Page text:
February 04, 2004


As Sally Thomason mentioned in her post on William and Mary Morris, an important theme of some language pundits as well as other people who like to criticize other people's language and spelling is that deviation from the norm, as they perceive it, is a sign of "illiteracy". Its pretty clear that they don't just mean that these people can't read; they mean this as a negative judgement of their value as human beings. Often they aren't talking about the ability to read at all; "illiterate" is simply shorthand for "the wrong kind of person": poor, rural, uneducated, Black, Jewish, Asian, or whatever. Sometimes they really are referring to literacy, or at least to limited education. Whether or not illiteracy is used as a euphemism for something else or is really what is meant, the idea that literacy is a measure of a person's value is mistaken and offensive.

The first illiterate person I met, or at least, knew that I had met, was in China. I didn't realize that she was illiterate until one day we were talking and, my Mandarin being poor, I encountered something I didn't know how to say. Since I knew how to write it, as is customary in countries where Chinese characters are used, I began to draw the character with my finger. I was taken aback when she cut me off, saying "I can't read." Her inability to read had nothing to do with any failing on her part. It wasn't because she was lazy or unwilling to learn. She was a peasant, and female, and as such would not in the best of circumstances have had much access to education. Her childhood was a time of constant warfare: depradations by warlords and bandits, civil war, and the invasion by Japan. By the time the fighting was over, she was grown and had to go to work. She couldn't read because she had never had the chance to learn.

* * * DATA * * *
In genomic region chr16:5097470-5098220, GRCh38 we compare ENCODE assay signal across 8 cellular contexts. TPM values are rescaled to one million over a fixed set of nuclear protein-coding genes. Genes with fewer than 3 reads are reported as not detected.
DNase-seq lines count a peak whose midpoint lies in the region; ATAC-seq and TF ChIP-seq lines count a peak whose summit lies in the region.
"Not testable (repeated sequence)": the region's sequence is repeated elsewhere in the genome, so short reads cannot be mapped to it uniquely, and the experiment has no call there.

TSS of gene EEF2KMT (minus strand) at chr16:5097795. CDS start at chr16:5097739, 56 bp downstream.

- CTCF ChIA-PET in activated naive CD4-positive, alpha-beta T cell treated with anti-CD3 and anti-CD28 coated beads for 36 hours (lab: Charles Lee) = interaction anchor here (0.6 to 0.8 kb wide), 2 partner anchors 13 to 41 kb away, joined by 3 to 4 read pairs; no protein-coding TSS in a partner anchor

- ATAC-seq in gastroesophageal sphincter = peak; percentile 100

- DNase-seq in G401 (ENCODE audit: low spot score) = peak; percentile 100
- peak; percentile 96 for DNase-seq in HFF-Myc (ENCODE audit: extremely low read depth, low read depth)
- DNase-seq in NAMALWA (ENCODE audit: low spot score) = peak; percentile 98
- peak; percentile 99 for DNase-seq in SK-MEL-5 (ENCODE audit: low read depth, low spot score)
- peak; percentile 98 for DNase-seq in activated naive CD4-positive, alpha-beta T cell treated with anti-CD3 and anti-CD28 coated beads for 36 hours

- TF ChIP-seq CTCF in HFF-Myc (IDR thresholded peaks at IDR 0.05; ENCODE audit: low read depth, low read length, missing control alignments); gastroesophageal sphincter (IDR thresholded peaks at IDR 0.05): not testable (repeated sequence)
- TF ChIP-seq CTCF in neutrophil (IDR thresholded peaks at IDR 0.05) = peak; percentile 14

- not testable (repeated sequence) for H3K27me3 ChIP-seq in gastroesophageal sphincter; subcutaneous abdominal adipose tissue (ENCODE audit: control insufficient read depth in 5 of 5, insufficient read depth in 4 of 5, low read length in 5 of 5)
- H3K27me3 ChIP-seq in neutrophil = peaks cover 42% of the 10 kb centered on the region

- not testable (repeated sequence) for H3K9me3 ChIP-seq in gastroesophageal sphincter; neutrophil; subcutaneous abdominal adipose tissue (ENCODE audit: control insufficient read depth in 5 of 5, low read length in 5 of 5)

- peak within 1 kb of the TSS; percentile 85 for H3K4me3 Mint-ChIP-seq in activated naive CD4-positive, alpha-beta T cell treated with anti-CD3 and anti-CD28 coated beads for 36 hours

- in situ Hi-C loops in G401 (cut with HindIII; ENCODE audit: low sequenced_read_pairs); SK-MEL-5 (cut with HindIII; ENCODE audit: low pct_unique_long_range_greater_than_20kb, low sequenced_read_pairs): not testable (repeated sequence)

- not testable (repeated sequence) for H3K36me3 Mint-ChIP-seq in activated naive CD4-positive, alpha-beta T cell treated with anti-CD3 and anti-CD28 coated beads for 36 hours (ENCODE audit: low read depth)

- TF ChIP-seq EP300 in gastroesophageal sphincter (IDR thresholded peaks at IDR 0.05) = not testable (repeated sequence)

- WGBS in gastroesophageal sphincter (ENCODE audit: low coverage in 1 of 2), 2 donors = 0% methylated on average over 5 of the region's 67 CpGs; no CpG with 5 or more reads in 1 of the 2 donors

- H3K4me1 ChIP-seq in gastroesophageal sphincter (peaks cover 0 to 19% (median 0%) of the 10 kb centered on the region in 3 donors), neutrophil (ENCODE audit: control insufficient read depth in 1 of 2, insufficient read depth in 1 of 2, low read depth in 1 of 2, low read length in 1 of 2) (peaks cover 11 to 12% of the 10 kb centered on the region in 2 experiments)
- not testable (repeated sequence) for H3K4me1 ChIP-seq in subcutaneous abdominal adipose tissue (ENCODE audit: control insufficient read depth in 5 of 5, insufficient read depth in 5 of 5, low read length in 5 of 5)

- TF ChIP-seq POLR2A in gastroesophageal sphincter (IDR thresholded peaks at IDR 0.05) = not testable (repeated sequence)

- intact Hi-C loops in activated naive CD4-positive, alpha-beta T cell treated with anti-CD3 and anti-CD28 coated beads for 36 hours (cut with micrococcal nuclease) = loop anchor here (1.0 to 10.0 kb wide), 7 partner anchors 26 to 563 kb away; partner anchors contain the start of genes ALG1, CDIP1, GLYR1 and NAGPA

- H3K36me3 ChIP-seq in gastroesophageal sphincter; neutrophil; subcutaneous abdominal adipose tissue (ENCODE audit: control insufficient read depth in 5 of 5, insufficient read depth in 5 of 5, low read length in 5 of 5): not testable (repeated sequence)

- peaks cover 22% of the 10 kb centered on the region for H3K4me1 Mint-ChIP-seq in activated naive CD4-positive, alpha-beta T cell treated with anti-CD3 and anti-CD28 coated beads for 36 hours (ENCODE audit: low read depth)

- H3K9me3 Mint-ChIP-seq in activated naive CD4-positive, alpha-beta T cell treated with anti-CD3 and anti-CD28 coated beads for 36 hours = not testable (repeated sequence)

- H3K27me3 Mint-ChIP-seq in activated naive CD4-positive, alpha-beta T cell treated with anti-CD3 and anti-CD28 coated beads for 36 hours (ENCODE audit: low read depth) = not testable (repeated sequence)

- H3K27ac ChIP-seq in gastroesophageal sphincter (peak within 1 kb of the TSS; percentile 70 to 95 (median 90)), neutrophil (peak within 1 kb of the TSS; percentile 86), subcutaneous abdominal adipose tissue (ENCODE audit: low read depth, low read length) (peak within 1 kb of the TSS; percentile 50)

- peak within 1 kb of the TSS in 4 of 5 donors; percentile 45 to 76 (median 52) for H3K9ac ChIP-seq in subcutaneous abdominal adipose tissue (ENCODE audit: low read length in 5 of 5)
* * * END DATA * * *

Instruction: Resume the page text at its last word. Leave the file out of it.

Some of the other illiterate people I know are Indians in British Columbia. They can't read because the only chance they had to learn was in boarding schools run by the various churches on behalf of the Government of Canada. These schools were designed for the express purpose of destroying their culture and making them into second class white people. The children were forbidden to speak their own language and taught that their culture was backward and evil. The schools were deliberately built apart from the native communities so as to minimize contact. The children's families were allowed to visit only on Sundays and only briefly. The children were poorly fed. The schools were physically brutal, and in many of them, there was extensive sexual abuse. The people I know who are illiterate were hidden by their families so that they wouldn't be taken to school. Their families didn't want to be separated from them for months at a time, didn't want them to suffer, and didn't want them to lose their culture and fail to learn their traditional livelihood.

Throughout the world, the overwhelming majority of illiterate people are illiterate because they haven't had the opportunity to learn to read. They haven't had that opportunity because they are poor or female or the wrong ethnic group. People who talk about illiteracy as if it were a moral failing or character flaw demonstrate ignorance and arrogance, not sophistication.

Posted by Bill Poser at February 4, 2004 01:58 AM